At the draft table, you want to nail as many picks as possible. Obviously.
But when you nail a pick outside of the second round, it has to feel good, because the talent level typically sees a solid drop off after the first half of the opening round. Drafting a top prospect is easy. Finding value later in the draft is what truly makes scouts earn their paycheck.
So that's part of why Josh Bloom's signing was so interesting. The Sabres selected him 95th overall in the 2021 draft before signing the 18-year-old to a three-year entry-level contract on Monday. The deal will kick in next season, and he'll spend the rest of the season practicing with the Rochester Americans on an amateur tryout. It's a good chance to get familiar with other prospects in the system like John Peterka, Jack Quinn, Arttu Ruotsalainen and Brandon Biro while spending time against pro-quality and pro-minded veterans.
Bloom, a candidate for Canada's World Junior Championship team later this summer and again this winter, is an interesting prospect. He struggled as a rookie, recording just six goals and 14 points for the OHL's Saginaw Spirit after a fantastic U-16 season with the Toronto Nationals.
Bloom missed all of 2020-21 due to the COVID-19 pandemic, instead focusing on training and practicing. The Sabres still saw some potential in him and drafted him in the third round in 2021, surprising some observers at the time.
But now? It's looking like a fantastic pick.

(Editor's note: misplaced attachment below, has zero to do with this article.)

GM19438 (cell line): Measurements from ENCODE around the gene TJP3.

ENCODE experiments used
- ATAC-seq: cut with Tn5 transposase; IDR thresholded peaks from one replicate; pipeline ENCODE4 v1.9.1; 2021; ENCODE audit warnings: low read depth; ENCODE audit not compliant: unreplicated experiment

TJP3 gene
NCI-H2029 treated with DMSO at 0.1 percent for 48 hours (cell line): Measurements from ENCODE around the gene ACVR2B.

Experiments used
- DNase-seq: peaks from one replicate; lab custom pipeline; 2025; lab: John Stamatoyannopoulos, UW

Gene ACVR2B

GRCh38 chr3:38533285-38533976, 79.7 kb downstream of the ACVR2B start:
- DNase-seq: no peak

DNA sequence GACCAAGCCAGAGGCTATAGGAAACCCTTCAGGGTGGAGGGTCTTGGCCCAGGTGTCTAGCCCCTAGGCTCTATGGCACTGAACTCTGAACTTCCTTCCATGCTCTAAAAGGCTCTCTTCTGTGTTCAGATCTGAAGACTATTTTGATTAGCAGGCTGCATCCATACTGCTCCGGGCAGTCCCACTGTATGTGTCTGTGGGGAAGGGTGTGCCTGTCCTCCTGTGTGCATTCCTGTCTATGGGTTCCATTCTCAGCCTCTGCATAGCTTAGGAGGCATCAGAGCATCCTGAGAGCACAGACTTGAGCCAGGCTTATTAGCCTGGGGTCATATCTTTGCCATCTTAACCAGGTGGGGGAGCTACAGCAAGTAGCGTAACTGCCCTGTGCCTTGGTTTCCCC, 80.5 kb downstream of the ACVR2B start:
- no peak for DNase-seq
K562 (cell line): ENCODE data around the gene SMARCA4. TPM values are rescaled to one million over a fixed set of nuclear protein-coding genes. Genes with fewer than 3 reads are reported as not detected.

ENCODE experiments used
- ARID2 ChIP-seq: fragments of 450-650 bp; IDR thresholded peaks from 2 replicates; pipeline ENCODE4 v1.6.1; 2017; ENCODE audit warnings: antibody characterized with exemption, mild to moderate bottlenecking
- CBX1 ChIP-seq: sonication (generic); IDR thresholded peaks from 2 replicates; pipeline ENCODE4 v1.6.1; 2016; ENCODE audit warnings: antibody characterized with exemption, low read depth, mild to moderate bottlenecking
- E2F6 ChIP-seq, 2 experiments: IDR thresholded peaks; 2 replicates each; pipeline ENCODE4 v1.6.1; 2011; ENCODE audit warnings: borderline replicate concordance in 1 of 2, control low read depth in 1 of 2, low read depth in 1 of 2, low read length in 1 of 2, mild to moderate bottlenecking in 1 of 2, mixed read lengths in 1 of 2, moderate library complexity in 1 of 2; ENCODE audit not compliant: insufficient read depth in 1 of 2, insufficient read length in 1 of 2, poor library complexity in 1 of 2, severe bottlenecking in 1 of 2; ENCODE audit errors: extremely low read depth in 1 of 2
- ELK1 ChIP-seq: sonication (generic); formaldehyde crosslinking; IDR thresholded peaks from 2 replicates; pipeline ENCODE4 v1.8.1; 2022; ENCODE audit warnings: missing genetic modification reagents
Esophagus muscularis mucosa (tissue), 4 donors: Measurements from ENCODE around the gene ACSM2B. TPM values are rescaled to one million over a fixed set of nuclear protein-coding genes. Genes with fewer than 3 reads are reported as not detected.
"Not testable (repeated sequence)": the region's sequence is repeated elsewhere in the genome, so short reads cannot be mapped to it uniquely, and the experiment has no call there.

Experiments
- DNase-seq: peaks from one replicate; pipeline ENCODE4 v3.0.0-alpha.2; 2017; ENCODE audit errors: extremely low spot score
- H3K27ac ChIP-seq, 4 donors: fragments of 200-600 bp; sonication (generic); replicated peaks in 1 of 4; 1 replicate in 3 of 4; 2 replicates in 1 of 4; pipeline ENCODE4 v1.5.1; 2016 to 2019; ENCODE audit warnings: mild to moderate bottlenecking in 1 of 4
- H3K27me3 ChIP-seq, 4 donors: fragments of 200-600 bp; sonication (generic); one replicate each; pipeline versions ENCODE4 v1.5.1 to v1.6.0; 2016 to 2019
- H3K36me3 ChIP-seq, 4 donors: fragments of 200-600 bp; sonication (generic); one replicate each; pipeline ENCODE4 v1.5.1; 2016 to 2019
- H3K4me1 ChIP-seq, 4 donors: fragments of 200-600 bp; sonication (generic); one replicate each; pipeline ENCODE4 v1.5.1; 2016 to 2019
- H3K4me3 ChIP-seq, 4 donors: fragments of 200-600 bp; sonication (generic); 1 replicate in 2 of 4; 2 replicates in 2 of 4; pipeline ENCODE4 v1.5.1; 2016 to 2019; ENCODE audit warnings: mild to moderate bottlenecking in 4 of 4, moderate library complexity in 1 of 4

Bloom had 30 goals and 61 points as a "sophomore" with Saginaw, sitting one point behind 2022 projected first-round pick Pavel Mintyukov for the team lead. The Spirit came dead last in the West Division and will be one of just five teams missing out on the playoffs this spring. So while 61 points in 67 games might not seem incredible by any stretch of the imagination, he still managed 30 goals for one of the worst teams in the league. You can't ignore that from an 18-year-old.
"It's like he's a completely different player," a scout said. "The improvements in his game have been immense. There's so much potential in Bloom's game now."
One of the big things here will be Bloom's experience with Buffalo at training camp. He'll join the team for development camp before making a case to join the big club out of training camp. It's a longshot, for sure, but this is all valuable experience before his return to the OHL on a team selecting first overall at the draft. That could mean either Michael Misa or Malcolm Spence join the fold, something that would spice up the team's offense and likely step into a top role immediately with the help of Bloom as a veteran presence.
As a player, Bloom is a tremendous skater, and always has been. Scouts love his decision-making with the puck and he possesses a solid release on his wrist shot that, as he continues to grow as a shooter willing to take chances with the puck, only gets better with time. As his game is developed, he's more willing to take risks to make the best play possible, something that wasn't evident in his more guarded play early on his career.
Bloom told Sabres media after getting drafted that he wanted to show everyone how he grew as a player despite missing an entire season: he proved that with and without the puck. The Sabres didn't need to sign Bloom this early, so they clearly think he must have a shot at making the NHL next year, as small as it may be.
This is a win for the franchise, and, more importantly, a win for the Oakville, Ont. native. Bloom's hard work paid off into a successful season, personally, for the winger, and he's only going to get better from here.